“I was always around diverse cultures and different things,” she said in an interview last year. “It was kind of a mishmash of cultures, and I think my design developed that way too; it’s bringing together all of these different aesthetics and places subconsciously.”
Shui, who was born in the U.S., and raised in Rome, Italy, is proud of her Chinese roots and would often incorporate design inspirations from her cultural background.
However, her unique design choices have sparked controversy in the past as non-Chinese women who wore her garments were accused of cultural appropriation.
“I want everyone to wear it,” Shui tells Forbes. “It’s not making fun of anyone. It’s more appreciation than anything else. One of the most important things for me has been bringing people of different backgrounds together.”
One item that has recently raised eyebrows on social media is the Backless Qi Pao, Shui’s most daring version of the traditional Chinese body-hugging dress from Shanghai which became popular from the 1920s to the 1940s.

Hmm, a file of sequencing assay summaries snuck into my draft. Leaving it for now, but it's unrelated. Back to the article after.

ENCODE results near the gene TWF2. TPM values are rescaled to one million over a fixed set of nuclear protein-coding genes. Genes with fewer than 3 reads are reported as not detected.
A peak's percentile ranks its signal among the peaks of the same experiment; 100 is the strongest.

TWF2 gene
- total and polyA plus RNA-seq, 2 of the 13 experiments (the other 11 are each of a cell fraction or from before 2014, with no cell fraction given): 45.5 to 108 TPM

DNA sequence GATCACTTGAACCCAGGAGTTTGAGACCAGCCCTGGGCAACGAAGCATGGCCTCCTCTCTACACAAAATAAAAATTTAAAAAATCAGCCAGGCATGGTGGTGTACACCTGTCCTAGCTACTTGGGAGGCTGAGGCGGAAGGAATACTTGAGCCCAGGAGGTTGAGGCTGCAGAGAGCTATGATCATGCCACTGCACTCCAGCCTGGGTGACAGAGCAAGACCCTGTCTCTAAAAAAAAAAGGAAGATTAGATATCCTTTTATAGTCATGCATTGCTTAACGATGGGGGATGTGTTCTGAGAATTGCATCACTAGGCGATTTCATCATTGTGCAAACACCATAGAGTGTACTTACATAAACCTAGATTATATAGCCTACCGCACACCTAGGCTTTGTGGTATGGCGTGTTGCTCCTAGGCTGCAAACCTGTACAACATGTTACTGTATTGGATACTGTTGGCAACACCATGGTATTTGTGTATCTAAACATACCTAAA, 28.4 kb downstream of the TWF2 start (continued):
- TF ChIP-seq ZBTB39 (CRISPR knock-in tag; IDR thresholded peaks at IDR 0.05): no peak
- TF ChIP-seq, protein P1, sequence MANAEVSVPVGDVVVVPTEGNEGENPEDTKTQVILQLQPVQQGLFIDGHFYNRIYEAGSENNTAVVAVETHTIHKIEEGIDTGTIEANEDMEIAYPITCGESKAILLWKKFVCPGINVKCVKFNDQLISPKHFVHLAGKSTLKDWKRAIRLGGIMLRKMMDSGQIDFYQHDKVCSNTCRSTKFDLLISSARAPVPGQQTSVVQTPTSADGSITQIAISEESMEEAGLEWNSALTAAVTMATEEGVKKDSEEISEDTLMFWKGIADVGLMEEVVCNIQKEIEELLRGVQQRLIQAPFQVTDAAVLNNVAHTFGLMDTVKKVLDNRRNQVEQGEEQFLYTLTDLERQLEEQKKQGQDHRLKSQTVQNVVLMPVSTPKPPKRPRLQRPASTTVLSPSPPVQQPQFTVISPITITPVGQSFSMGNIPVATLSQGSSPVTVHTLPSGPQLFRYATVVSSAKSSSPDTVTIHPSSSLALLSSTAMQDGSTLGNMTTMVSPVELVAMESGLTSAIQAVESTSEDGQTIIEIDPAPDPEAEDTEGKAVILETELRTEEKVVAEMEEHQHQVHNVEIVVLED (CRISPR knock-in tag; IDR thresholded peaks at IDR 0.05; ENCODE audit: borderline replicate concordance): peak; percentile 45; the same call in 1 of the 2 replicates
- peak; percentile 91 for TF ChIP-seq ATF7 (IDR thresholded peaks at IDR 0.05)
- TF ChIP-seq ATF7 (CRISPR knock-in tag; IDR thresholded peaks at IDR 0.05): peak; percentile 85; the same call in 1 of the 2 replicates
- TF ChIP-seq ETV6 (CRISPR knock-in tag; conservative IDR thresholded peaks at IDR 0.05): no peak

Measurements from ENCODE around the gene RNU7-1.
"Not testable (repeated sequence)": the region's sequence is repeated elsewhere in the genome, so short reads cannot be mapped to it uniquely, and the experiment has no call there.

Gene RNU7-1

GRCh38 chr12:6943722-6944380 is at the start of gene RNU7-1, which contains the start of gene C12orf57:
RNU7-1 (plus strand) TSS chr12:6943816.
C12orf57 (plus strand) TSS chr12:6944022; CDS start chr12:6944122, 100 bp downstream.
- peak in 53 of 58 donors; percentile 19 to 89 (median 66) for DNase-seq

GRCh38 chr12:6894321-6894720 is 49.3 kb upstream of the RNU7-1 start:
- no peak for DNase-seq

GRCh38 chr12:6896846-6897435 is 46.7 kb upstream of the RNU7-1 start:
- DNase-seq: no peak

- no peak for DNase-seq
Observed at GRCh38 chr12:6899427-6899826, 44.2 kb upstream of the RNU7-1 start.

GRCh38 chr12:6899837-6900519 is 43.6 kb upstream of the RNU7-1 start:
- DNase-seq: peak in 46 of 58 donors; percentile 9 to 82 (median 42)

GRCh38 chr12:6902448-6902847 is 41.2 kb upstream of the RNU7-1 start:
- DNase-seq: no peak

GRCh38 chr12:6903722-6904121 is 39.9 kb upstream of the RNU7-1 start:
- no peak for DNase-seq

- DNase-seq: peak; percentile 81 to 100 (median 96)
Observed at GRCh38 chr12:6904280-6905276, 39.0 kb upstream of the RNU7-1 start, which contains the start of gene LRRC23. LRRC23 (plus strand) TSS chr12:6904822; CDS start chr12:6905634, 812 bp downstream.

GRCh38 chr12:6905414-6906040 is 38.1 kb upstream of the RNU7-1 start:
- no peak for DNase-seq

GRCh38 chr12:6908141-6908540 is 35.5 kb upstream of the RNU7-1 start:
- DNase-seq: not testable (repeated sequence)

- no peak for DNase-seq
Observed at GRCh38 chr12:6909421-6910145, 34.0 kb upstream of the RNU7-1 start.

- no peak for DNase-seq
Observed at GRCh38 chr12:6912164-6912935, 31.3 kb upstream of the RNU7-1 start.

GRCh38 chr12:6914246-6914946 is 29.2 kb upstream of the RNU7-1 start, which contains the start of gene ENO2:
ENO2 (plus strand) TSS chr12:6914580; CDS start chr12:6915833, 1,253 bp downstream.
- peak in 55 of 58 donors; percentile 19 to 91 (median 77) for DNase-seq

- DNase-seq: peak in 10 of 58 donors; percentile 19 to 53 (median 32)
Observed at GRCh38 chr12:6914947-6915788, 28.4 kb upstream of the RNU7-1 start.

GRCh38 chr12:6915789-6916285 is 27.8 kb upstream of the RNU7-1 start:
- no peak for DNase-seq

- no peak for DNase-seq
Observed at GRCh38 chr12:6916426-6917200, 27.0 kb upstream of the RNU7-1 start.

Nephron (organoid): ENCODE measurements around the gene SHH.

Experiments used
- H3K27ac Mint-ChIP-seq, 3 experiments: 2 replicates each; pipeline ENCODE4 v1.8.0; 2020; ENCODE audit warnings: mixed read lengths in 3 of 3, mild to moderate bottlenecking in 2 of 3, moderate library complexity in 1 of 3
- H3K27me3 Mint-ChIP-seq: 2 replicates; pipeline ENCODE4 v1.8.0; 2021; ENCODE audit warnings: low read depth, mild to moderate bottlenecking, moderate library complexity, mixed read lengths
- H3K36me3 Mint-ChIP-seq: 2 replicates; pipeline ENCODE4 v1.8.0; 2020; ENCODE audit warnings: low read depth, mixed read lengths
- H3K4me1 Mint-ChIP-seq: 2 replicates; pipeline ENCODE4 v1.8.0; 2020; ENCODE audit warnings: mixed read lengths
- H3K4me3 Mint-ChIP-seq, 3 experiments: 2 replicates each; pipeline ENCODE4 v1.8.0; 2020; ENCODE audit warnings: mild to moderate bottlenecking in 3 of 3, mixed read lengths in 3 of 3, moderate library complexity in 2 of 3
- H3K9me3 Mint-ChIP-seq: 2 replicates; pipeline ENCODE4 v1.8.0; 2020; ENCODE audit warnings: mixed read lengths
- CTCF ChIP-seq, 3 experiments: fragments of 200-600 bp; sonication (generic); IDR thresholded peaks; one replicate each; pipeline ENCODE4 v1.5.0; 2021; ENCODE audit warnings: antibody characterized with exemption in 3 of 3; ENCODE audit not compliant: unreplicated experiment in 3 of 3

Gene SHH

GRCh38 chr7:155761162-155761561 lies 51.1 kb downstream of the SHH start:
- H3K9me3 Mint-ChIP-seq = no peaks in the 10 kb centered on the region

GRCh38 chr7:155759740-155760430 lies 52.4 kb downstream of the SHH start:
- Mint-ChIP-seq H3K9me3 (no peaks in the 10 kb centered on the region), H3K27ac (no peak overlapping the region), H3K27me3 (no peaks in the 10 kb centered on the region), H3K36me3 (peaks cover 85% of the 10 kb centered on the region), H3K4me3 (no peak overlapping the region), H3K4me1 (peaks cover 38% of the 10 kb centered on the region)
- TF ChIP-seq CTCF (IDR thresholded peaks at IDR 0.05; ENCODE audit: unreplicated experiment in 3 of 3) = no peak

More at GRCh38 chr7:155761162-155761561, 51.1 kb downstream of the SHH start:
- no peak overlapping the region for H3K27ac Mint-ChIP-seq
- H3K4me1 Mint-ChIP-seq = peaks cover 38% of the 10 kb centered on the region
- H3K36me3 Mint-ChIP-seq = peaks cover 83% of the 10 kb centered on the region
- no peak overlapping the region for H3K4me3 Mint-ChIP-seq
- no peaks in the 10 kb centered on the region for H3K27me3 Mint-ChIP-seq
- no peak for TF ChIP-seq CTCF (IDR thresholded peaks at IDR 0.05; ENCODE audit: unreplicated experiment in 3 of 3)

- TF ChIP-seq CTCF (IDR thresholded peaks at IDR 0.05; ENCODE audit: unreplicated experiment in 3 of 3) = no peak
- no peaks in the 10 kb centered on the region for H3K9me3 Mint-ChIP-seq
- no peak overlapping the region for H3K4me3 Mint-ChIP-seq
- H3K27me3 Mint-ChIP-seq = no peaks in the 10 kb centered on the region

“This collection is straight-up whore,” she noted, adding that the season must be “sluttier for the summertime.”
Addressing previous allegations of cultural appropriation, Shui is reminded of a White person who was criticized online for wearing a qipao-inspired dress.
“I even got a comment saying it was cultural appropriation when an Asian girl was wearing it; I was like, ‘Do they know I’m Chinese?’ It’s a celebration — not a costume or mockery. People are not trying to appropriate something, they appreciate the style. I’ll always label a dress like ‘Qipao dress’ or ‘Cheongsam dress,’ because I’ve seen Reformation label it ‘mock-neck dress.’ I try to combat that.”
“Now everyone is just scared on Instagram,” she explained. “I think it’s just too negative and it’s extremely policing. It’s ruining lives. It could be a platform to uplift people.”
NextShark has reached out to Kim Shui Studio for comment.
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